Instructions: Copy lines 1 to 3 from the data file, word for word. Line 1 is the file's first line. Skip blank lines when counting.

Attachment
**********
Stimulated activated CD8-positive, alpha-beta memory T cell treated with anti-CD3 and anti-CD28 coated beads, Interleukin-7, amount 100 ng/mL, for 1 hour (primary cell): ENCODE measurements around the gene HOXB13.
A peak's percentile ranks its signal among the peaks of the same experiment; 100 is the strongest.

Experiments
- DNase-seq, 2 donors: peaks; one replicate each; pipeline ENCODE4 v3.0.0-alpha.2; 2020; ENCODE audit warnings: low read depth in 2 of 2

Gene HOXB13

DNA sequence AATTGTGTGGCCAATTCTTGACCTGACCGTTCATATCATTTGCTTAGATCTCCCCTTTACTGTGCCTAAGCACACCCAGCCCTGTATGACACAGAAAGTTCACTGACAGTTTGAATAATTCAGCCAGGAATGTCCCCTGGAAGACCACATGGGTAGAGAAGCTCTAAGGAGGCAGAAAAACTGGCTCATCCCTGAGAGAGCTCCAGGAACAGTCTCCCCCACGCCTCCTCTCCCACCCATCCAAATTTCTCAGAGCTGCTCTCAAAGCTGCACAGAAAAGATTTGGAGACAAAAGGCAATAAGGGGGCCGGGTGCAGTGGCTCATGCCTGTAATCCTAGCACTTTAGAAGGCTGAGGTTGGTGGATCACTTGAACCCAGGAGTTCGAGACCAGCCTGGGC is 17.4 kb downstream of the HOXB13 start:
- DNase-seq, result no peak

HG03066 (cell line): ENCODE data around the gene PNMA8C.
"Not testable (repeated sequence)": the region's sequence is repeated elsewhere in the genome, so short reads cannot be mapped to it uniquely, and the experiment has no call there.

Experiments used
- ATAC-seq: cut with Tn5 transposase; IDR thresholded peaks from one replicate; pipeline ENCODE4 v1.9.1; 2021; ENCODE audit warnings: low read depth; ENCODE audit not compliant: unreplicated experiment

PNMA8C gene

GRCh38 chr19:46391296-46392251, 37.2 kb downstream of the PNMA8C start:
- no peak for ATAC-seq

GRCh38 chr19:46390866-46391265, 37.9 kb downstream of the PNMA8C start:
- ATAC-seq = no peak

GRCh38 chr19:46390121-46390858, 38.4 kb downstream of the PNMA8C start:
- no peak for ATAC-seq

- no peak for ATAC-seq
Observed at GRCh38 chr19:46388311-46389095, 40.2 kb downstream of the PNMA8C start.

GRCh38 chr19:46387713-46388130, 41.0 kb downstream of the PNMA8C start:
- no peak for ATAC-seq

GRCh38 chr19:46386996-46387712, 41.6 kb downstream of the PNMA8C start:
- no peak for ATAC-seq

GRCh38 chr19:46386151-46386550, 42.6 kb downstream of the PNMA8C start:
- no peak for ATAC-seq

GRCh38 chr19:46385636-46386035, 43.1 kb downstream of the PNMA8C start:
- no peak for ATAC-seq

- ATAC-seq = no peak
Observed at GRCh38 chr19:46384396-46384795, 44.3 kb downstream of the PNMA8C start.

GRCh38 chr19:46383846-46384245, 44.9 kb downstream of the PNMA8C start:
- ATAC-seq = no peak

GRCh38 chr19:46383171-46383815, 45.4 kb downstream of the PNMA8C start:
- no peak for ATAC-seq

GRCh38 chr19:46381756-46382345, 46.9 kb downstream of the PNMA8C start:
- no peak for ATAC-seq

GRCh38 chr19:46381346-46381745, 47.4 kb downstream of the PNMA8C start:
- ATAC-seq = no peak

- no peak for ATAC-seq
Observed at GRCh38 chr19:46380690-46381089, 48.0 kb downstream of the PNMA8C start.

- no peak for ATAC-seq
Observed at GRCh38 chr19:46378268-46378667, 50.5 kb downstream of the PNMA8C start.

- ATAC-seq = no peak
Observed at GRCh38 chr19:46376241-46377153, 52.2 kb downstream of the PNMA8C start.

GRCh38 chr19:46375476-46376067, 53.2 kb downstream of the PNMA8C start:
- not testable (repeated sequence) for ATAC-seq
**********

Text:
Stimulated activated CD8-positive, alpha-beta memory T cell treated with anti-CD3 and anti-CD28 coated beads, Interleukin-7, amount 100 ng/mL, for 1 hour (primary cell): ENCODE measurements around the gene HOXB13.
A peak's percentile ranks its signal among the peaks of the same experiment; 100 is the strongest.

Experiments